Works of Art

Chapter 97, HTSUSA, covers works of art, collectors' pieces, and antiques. The headings of the chapter cover the following articles: paintings, drawings, and pastels, executed entirely by hand, other than drawings of heading 4906 and other than hand- painted or hand-decorated manufactured articles; collages and similar decorative plaques; all the foregoing framed or not framed (heading 9701); original engravings, prints, and lithographs, framed or not framed (heading 9702); original sculptures and statuary, in any material (heading 9703); postage or revenue stamps, stamp-postmarks, first-day covers, postal stationery (stamped paper), and the like, used, or if unused not of current or new issue in the country to which they are destined (heading 9704); collections and collectors' pieces of zoological, botanical, mineralogical, anatomical, historical, archeological, paleontological, ethnographic, or numismatic interest (heading 9705); antiques of an age exceeding one hundred years (heading 9706).

The only heading of the chapter remotely deserving consideration is heading 9701, and this only if the decoration is applied to the paper in one of the described ways. The EN's for heading 9701 provide the following regarding paintings, drawings and pastels executed entirely by hand (HCDCS, Vol. 3, p. 1616):

This group covers paintings, drawings and pastels (whether ancient or modern), executed entirely by hand. These works may take the form of oil paintings, wax paintings, tempera paintings, acrylic paintings, water- colours, gouache paintings, pastels, miniatures, illuminated manuscripts, pencil drawings (including Conte drawings), charcoal or pen drawings, etc., executed on any material. [Bolding in original; underlining added.]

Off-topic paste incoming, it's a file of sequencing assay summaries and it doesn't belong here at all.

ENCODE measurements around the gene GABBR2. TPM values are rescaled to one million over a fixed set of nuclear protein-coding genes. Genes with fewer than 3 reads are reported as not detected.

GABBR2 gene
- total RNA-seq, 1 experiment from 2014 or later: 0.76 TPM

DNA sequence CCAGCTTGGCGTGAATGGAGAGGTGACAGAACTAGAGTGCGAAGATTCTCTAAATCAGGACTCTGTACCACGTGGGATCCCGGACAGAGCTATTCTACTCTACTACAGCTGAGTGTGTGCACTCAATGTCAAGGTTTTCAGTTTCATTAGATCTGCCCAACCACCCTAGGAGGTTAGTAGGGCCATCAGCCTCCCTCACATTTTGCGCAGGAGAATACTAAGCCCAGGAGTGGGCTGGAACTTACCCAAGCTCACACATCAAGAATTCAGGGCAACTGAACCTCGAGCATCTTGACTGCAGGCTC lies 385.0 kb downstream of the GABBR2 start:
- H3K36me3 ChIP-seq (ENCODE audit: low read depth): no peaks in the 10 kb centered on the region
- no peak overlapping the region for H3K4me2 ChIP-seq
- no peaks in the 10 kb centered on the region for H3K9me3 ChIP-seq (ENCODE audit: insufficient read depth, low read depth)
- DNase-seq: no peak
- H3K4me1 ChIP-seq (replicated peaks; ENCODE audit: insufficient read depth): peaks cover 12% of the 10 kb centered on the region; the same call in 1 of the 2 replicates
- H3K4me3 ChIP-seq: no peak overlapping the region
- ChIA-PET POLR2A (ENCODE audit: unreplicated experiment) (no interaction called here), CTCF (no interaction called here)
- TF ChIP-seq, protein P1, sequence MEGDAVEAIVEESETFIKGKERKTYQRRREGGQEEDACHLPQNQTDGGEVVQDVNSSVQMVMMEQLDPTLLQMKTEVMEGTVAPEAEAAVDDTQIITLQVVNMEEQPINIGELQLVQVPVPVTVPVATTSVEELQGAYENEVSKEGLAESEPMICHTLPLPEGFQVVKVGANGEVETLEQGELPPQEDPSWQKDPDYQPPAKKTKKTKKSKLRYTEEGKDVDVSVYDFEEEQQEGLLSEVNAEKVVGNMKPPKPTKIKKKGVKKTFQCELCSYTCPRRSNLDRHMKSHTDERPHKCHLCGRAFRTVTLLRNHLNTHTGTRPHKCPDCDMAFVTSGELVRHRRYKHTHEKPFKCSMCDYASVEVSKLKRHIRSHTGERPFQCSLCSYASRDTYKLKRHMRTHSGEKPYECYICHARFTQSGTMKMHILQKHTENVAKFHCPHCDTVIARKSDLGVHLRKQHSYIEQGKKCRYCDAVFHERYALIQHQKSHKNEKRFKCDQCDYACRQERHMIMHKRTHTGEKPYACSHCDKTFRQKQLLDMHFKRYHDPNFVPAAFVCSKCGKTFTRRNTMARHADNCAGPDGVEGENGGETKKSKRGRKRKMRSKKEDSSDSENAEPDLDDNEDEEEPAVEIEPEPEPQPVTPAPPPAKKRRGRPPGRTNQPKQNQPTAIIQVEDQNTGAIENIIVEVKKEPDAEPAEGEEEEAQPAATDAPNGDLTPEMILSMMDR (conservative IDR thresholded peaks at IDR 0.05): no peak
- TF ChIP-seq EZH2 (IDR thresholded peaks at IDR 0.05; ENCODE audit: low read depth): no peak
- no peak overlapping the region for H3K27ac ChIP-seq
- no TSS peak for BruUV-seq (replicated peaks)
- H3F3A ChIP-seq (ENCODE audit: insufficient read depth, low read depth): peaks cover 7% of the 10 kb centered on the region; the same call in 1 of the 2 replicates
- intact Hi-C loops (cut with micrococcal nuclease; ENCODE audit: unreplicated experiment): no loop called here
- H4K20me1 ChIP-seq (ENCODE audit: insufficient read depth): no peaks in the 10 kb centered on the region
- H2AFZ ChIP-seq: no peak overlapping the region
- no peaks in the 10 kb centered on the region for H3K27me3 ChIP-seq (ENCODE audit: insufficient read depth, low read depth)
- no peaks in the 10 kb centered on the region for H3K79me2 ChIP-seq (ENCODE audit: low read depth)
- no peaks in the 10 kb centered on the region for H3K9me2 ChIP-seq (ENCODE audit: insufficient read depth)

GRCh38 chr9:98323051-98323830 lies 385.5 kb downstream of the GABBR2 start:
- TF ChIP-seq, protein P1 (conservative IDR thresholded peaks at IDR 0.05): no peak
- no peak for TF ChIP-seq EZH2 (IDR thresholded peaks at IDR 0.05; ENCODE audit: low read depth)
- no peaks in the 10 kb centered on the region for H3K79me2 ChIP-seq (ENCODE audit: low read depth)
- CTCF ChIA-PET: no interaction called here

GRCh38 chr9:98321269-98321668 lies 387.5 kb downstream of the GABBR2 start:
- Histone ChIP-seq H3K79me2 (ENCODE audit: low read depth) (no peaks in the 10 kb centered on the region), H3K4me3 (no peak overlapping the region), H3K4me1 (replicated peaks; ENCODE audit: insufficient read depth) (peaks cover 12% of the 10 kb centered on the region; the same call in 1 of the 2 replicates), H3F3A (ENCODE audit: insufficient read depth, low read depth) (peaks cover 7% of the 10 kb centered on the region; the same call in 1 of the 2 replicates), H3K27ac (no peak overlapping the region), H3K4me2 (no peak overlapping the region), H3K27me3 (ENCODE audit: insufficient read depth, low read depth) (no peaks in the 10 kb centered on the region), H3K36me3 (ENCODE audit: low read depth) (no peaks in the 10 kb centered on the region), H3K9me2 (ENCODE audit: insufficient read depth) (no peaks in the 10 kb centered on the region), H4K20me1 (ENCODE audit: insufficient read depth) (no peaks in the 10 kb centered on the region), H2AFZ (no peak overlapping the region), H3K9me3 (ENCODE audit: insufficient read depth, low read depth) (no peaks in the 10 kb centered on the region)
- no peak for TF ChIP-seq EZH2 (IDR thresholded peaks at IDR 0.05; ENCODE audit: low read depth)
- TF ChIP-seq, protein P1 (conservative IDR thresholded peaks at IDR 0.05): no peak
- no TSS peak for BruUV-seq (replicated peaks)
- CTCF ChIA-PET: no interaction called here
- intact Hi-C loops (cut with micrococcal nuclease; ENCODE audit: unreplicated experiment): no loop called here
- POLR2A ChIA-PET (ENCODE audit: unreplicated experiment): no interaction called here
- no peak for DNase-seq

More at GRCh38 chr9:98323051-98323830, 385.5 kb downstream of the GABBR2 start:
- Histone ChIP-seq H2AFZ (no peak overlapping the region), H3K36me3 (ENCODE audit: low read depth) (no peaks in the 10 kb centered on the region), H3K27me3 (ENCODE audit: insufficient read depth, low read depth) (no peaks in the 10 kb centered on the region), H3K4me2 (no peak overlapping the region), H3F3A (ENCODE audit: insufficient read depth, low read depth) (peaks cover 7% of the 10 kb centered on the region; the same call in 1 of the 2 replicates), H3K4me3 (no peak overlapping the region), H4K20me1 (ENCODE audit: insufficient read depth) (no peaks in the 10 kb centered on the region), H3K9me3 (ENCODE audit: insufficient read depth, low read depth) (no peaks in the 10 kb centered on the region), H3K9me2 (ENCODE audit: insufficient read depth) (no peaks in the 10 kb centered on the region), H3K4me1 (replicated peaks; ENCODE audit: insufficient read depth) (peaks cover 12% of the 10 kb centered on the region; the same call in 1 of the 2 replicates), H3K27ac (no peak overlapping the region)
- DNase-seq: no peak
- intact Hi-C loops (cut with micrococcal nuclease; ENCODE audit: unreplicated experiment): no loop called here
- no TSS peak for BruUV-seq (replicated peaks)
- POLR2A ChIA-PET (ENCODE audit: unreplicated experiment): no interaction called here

It is clear that to qualify under this heading, an article must be hand painted or drawn. From an examination of the photographs, it does not appear that either method is used to produce the Washi art paper, although without a detailed description of how the paper is made, we do not so conclude.

Based on the information we have, we conclude that the boxes at issue cannot be classified in heading 9701, HTSUSA. Moreover, we believe that classification generally as a work of art is not appropriate for the reason that the boxes do not appear to be products of what is referred to as the "free fine arts." In Headquarters Ruling Letter (HRL) 089094, issued August 2, 1991, the issue of what constitutes a work of art was discussed. (See also HRL 087577, dated November 21, 1990.) Therein, the following was stated: